We studied the associations between personality traits and the risk of coronary heart disease (CHD) or stroke in women with diabetes.
From the Women's Health Initiative, 15,029 women aged 50 to 79 years at enrollment and with self-reported treated diabetes at baseline or follow-up, were followed for a mean of 10 years. Personality traits measured from validated scales included hostility, optimism, ambivalence over emotional expressiveness, and negative emotional expressiveness. Multivariable Cox proportional-hazards regression models were used to examine associations between personality traits and the risk of adjudicated CHD (nonfatal myocardial infarction and CHD death) or stroke outcomes. Progressively adjusted regression approach was used in the multivariable models to adjust for demographics, depression, anthropometric variables, and lifestyle factors.
A total of 1,118 incident CHD and 710 incident stroke cases were observed. Women in the highest quartile of hostility had 22% (hazard ratio [HR] 1.22, 95% confidence interval [CI] 1.01-1.48) increased risk for CHD compared with women in the lowest quartile of hostility. P values for trend were greater than 0.05. Stratified analysis by prevalent or incident diabetes showed that the highest quartile of hostility had 34% increased risk for CHD (HR 1.34, 95% CI 1.03-1.74) among women with incident diabetes. Other personality traits were not significantly associated with stroke or CHD.
Hostility was associated with incidence of CHD among postmenopausal women with diabetes, especially among incident diabetes. These results provide a basis for targeted prevention programs for women with a high level of hostility and diabetes.
1Department of Public Health and Community Medicine at Institute of Medicine Sahlgrenska Academy, University of Gothenburg, Goteborg, Sweden
2Department of Environmental and Occupational Health, School of Public Health, Indiana University Bloomington, Bloomington, IN
3Division of Preventive Medicine, Brigham and Women's Hospital, Harvard Medical School, Boston, MA
4Department of Epidemiology and Biostatistics, School of Public Health, Indiana University Bloomington, Bloomington, IN
5Department of Public Health Sciences, School of Medicine University of California – Davis, CA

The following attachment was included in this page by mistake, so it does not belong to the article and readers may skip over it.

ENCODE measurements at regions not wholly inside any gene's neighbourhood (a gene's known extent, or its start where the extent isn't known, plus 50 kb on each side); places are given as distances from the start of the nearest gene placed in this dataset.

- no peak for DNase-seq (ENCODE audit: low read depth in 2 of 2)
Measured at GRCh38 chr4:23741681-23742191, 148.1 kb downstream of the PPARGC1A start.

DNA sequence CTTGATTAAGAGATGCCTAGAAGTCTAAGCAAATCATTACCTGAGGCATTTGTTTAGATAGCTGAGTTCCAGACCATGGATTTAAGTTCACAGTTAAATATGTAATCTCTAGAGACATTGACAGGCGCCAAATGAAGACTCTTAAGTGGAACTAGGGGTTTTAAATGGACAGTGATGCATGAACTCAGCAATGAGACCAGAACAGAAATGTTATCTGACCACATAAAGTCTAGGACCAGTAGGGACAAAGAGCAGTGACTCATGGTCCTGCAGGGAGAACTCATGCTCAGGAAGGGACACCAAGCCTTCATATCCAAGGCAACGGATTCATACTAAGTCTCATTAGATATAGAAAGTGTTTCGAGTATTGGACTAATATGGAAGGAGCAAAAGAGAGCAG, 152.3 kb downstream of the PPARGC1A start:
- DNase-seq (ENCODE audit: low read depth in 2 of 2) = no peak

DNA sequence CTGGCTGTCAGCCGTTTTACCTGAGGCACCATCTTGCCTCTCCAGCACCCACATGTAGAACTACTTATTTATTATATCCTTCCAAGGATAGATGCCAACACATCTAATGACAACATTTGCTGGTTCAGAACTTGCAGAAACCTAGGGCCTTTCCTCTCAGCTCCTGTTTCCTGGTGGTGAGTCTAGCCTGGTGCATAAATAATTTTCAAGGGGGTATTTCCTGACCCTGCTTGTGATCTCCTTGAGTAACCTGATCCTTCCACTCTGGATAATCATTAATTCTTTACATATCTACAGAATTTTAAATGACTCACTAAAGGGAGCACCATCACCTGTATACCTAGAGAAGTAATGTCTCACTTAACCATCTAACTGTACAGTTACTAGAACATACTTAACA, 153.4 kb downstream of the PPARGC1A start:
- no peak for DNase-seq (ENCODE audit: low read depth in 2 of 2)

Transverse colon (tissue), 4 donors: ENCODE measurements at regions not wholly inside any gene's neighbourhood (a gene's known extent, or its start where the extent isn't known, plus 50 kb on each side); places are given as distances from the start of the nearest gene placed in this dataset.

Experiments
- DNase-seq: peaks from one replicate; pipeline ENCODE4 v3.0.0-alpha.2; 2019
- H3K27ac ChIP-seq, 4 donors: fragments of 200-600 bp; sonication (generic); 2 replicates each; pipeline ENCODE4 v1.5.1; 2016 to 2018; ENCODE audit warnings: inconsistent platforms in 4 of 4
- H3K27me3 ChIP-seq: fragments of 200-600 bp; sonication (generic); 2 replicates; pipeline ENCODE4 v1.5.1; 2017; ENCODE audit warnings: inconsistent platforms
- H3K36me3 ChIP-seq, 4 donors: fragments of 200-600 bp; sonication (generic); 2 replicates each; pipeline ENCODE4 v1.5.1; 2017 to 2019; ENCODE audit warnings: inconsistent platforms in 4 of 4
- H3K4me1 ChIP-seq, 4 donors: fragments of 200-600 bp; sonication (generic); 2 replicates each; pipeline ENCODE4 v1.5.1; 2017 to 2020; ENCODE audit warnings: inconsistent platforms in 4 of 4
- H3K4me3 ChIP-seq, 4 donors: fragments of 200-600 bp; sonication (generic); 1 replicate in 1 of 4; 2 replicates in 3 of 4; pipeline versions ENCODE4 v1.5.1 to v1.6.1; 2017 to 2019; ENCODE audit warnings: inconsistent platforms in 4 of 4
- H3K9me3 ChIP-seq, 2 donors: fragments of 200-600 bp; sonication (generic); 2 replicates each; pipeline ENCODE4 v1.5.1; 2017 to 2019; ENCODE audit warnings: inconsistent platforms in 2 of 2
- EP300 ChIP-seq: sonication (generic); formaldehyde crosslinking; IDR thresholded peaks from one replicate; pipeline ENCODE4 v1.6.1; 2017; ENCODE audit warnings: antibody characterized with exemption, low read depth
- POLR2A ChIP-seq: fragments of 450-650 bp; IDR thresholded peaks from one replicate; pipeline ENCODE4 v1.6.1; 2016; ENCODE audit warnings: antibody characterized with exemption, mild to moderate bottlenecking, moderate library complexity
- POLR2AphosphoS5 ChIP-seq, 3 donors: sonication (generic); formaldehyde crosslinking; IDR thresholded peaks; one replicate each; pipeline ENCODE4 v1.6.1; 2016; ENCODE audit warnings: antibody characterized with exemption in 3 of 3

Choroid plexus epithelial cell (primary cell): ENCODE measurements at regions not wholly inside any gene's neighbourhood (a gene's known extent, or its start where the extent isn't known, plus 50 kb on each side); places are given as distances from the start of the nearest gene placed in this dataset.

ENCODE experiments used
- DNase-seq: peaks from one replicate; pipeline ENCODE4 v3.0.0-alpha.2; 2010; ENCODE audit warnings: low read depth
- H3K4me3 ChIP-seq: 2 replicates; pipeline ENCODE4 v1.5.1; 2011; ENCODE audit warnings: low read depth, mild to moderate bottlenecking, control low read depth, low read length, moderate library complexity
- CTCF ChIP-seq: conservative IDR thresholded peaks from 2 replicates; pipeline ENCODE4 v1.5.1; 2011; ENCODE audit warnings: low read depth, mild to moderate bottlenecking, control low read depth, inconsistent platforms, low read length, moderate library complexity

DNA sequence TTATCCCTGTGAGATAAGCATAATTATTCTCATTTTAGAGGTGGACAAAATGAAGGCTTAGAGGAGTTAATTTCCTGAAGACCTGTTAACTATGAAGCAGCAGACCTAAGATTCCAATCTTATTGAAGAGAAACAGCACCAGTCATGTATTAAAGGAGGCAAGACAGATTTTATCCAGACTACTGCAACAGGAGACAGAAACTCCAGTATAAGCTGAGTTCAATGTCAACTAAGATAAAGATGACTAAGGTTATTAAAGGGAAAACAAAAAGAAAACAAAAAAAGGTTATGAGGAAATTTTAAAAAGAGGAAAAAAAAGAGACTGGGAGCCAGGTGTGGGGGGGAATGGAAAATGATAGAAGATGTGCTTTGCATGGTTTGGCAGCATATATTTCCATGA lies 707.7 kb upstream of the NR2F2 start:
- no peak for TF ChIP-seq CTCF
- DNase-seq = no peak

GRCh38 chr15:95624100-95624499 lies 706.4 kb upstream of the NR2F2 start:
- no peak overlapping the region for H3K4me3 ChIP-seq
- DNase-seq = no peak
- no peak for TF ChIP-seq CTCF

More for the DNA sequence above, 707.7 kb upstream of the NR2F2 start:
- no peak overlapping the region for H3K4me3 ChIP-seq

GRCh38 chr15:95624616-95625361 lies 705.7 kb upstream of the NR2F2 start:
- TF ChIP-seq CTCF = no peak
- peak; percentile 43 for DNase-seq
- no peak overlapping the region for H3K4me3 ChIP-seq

6School of Public Health, Brown University, Providence, RI.
Address correspondence to: Junmei Miao Jonasson, MD, PhD, Associate Professor, Department of Public Health and Community Medicine, Institute of Medicine, Sahlgrenska Academy, University of Gothenburg, Gothenburg, Sweden. E-mail: email@example.com
Received 27 March, 2019
Revised 28 May, 2019
Accepted 28 May, 2019
Author contributions: J.M.J conceived and designed the study; acquired, managed, analyzed, and interpreted data; and drafted the manuscript and revised the manuscript. J.L. and M.H. conceived and designed the study; interpreted data; and critically reviewed and revised the manuscript. J.E.M., P.D., L.G., and S.L. interpreted data and critically reviewed and revised the manuscript. J.M.J. and J.L. are the guarantors of this work, and, as such, had full access to all the data in the study and takes responsibility for the integrity of the data and the accuracy of the data analysis.
Funding/support: The WHI program is funded by the National Heart, Lung, and Blood Institute, National Institutes of Health, US Department of Health and Human Services through contracts HHSN268201600018C, HHSN268201600001C, HHSN268201600002C, HHSN268201600003C, and HHSN268201600004C.
Financial disclosure/conflicts of interest: None declared.
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Online date: August 30, 2019